For the last week, we’ve been divesting Toucan of all the gear we want to leave on the island – dive equipment, kayaks, tools, bedding etc.  It’s amazing how much stuff you can collect on a boat! We could almost hear her breathing a sigh of relief as she floated higher in the water. Hopefully it will also help us have a faster trip home next month.

We’re on the final straight, and completely knackered.  We have to keep reminding ourselves how wonderful it’ll be when it’s all finished. We dream of relaxing in our hammock in the shade, or watching the sunset from our lounge. Now there’s something to look forward to!

15 Replies to “Pedal to the Metal”

  1. Looking forward to a dive trip😀

    It it going to be wonderful for you both!!!

    Well done and safe travels.

    Cheers

  2. You two are unbelievable you are doers not thinkers I admire you both. The world is your oyster & your living it.
    It all looks so unreal, how cleaver are the people there & Bruce whatever he puts his mind to he finds a way to do it.
    That poor lady you must feel so frustrated being in that position. Sending big hugs and much love. Chris & Maz xx

    1. Thanks guys! Yes, it has its challenges for sure, and we can’t wait until we can enjoy it properly but we’re getting there (I think). About to check out of Indo and head to Cairns, so we’ll be incommunicado for a couple of weeks. Look forward to catching up when we come back to Pittwater for a visit. Hope you’re settling into your new home OK? xx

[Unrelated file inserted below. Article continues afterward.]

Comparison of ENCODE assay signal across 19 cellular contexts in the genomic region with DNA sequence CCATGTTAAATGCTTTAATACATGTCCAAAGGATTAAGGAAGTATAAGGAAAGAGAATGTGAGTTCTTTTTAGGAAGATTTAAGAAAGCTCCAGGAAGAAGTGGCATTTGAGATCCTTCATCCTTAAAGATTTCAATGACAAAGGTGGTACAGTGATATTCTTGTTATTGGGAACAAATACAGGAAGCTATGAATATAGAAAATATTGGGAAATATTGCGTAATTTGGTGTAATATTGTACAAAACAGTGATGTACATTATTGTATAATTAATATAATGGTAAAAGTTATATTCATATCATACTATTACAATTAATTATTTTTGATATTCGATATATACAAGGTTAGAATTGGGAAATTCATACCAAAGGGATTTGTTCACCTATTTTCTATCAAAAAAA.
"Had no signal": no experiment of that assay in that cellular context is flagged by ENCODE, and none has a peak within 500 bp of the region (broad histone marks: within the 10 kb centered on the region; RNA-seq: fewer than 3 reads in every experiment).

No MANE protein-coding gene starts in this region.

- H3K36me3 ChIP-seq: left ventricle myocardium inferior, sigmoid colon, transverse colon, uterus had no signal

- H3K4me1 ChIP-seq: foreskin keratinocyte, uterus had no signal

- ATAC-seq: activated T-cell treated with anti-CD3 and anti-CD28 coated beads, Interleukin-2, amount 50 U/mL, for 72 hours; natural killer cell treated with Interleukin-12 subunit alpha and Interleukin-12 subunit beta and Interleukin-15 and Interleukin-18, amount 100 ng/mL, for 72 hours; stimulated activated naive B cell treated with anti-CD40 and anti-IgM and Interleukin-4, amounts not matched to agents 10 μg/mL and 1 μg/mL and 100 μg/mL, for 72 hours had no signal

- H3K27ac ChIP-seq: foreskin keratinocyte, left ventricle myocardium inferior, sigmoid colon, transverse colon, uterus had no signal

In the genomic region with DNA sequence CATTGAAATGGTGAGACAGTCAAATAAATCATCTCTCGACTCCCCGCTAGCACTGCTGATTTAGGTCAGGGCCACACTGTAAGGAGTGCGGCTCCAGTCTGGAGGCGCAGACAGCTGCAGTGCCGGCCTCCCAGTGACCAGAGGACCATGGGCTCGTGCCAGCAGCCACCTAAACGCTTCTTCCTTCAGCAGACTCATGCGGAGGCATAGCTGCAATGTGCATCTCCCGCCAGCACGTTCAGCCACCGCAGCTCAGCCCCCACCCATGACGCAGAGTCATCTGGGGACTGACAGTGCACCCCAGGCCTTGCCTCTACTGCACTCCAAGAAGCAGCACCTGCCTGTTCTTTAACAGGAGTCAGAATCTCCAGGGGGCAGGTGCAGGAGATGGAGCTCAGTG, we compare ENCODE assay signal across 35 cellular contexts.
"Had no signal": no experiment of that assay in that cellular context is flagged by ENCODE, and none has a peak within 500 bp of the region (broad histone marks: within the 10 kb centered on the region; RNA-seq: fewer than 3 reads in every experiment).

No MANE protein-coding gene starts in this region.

3. Di and Bruce,
    Wow. You two are phenomenal. Ash and I often talk about you around the table and wonder what your next adventure will be. I am very envious of the fall out of bed and dive, but also realize that there is a price to pay; which you document well. Your new home away from home yet at home looks wonderful! I am very sorry to hear about Debora, but it sounds like she received the care she needed. Thinking about you all from cold and windy Colorado. Stay well and keep up the posts!

    1. Hi Jim, thanks so much for your lovely comment. Debora is recovering OK I think, although it will be a long process. We’re just about to head home (hmmm…where is home now??!!) to Oz for a few months so the blog will probably take a rest until we return around September. Stay tuned…! All the best to you and Ash from us both 🙂

  4. Wow! Di and Bruce your backyard is a natural wonder! The house looks really special and the setting a watery playground and it reminds me of a wonderful holiday we had on a little island in Fiji that we didn’t want to leave!
    Look forward to catching up with you both.

    1. Thanks Rose. Yes, it’s going to be hard to leave our little patch of paradise, but looking forward to coming home too. xx

  5. Wow , you guys are totally amazing with everything you have accomplished!!! 👏👏👏👏
    The view looks serene , xxxxx🙏🙏

    1. Thanks Mia! Yes, it’s hard to leave our little bit of paradise, but it will be great to be home for a while and catch up with everyone. xxxx

  6. Wow! You and your teams have accomplished so much, and it’s looking wonderful! Hopefully, we will bring able to catch up when you’re back in Oz.
    Love Michael & Margaret